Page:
Doris Betts, 2008 George Garrett Award Recipient
Doris Betts (1932-2012) taught at the University of North Carolina, Chapel Hill. The recipient of countless awards and honorary degrees for her work as a novelist and short-story writer, for her excellence as a teacher, and for her generosity as a community activist, Betts served on many philanthropic boards, including AWP's in the 1970s.
Betts taught many writers who launched notable careers: Randall Kenan, Jill McCorkle, Robert Morgan, and Russell Banks. “As mentor, teacher, cheerleader, and muse, she has been especially invaluable to the women’s writing community in North Carolina,” her fellow novelist Lee Smith wrote, “I might never have attempted a university job without Doris’s urging, which practically amounted to a good swift kick in the butt… Doris Betts has shown us all that a wonderful life involves deep commitment to family, to community, and always to art.”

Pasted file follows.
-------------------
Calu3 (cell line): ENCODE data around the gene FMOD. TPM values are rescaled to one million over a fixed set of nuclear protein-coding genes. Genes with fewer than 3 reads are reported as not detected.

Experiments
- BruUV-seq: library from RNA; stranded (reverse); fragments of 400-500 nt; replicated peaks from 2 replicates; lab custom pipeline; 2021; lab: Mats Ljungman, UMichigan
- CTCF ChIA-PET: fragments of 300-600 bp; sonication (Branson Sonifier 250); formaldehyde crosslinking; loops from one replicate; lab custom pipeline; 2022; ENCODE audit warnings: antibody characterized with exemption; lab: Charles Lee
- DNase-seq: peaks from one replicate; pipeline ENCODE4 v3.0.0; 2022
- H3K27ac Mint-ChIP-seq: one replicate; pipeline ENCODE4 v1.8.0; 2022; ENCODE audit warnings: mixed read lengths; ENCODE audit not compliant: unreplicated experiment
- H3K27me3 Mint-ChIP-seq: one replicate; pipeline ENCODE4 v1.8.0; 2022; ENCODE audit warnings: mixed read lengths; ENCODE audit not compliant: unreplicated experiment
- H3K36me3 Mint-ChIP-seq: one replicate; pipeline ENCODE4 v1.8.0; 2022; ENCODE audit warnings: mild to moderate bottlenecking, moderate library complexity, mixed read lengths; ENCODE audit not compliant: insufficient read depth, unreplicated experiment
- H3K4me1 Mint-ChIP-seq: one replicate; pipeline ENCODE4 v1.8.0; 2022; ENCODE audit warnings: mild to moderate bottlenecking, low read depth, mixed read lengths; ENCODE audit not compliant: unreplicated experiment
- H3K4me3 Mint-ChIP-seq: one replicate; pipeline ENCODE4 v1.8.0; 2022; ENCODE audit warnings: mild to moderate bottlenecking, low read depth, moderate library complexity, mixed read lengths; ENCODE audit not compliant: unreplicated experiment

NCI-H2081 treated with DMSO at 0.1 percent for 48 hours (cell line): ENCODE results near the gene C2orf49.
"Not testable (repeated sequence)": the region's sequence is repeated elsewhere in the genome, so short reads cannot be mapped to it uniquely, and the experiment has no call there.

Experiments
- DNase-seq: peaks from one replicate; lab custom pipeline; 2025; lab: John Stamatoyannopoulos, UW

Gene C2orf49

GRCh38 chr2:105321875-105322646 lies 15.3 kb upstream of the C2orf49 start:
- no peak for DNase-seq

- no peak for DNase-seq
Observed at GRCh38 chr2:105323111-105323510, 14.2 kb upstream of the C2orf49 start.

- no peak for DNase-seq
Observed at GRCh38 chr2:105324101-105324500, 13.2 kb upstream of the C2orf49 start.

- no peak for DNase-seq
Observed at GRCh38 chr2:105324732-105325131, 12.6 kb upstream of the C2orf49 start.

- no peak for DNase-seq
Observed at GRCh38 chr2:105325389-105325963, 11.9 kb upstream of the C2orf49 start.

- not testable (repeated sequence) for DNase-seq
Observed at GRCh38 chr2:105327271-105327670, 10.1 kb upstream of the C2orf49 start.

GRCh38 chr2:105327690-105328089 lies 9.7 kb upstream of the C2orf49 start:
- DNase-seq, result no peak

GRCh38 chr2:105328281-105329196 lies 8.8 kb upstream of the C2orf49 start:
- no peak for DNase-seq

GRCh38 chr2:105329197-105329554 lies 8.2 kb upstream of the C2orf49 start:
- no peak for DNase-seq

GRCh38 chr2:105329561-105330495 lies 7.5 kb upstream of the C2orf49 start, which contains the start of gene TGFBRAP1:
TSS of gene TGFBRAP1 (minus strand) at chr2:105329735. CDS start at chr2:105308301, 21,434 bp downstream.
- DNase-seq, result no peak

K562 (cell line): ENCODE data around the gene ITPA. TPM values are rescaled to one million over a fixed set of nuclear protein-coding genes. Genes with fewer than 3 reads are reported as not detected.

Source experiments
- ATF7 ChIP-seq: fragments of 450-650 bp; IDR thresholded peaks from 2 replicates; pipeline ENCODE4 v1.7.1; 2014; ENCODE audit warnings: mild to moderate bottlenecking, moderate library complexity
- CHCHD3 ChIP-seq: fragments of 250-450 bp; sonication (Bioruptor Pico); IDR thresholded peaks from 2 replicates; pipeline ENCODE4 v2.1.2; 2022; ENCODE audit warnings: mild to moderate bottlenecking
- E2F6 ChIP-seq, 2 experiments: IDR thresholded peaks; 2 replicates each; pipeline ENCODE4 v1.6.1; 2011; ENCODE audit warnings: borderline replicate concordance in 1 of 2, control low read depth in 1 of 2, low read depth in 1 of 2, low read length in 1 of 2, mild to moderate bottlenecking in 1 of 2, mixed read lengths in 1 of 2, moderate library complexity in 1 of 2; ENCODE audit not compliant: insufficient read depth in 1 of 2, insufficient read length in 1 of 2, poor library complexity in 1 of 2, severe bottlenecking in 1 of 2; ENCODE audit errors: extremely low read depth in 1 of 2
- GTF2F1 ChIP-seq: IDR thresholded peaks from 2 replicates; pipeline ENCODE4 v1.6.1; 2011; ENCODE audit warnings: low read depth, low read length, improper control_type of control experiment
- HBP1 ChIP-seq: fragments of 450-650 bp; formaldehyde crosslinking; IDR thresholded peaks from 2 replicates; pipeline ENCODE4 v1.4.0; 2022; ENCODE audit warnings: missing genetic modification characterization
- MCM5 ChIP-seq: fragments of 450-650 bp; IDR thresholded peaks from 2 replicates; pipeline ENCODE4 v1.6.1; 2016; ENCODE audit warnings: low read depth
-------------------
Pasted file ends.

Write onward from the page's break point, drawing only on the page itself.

Betts’s books included Souls Raised from the Dead, Heading West, Beast of the Southern Wild, The Scarlet Thread, and Tall Houses in Winter. One of her frequently reprinted stories, “The Ugliest Pilgrim,” was adapted into a play and then into a screenplay; it garnered a New York Drama Circle Critics Award and an Academy Award.
Each year, AWP welcomes nominations for the George Garrett Award for Outstanding Community Service in Literature. Consult our award guidelines for more information. Award recipients are selected by AWP's board of trustees.